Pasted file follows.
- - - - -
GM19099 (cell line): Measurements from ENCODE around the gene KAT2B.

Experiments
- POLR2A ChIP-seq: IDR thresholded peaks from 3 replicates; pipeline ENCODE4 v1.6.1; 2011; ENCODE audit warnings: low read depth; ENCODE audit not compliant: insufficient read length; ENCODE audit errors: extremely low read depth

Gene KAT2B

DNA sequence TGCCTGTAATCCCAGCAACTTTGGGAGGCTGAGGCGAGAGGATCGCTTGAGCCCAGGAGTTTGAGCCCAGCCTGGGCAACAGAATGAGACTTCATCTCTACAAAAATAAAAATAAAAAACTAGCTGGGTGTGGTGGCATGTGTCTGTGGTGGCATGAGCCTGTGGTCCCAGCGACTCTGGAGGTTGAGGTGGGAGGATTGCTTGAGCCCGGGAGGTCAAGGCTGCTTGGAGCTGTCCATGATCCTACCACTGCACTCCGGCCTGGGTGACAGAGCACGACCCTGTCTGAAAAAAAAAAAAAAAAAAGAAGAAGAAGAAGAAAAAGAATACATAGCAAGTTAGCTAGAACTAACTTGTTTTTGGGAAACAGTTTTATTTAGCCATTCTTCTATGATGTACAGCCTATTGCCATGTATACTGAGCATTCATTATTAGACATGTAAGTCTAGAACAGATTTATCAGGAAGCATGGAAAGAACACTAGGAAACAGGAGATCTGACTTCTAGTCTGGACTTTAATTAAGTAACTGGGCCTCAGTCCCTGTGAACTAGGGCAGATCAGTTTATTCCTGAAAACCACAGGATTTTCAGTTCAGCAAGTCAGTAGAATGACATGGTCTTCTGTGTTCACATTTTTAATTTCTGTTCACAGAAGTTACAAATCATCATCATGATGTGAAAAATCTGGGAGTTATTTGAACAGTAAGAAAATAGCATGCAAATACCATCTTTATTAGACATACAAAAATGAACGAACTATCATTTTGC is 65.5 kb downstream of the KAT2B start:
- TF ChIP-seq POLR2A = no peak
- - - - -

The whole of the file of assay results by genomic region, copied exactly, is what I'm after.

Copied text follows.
GM19099 (cell line): Measurements from ENCODE around the gene KAT2B.

Experiments
- POLR2A ChIP-seq: IDR thresholded peaks from 3 replicates; pipeline ENCODE4 v1.6.1; 2011; ENCODE audit warnings: low read depth; ENCODE audit not compliant: insufficient read length; ENCODE audit errors: extremely low read depth

Gene KAT2B

DNA sequence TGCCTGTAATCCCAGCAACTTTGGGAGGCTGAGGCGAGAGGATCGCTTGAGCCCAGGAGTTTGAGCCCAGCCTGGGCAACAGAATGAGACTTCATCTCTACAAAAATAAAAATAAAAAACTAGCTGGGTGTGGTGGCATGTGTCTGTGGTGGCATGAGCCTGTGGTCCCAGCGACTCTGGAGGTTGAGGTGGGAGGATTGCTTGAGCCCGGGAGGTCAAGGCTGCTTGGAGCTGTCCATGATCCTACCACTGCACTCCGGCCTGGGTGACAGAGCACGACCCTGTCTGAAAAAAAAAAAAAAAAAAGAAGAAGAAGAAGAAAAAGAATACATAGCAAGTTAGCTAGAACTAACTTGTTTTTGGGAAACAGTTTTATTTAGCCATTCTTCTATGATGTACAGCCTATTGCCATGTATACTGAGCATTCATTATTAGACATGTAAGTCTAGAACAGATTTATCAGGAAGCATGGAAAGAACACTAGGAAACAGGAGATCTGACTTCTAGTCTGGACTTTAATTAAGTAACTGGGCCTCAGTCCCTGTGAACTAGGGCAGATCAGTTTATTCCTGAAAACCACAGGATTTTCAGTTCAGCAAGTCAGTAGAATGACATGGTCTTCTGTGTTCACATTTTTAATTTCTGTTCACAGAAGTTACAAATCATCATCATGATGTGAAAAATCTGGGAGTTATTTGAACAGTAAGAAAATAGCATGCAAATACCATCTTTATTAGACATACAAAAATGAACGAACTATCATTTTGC is 65.5 kb downstream of the KAT2B start:
- TF ChIP-seq POLR2A = no peak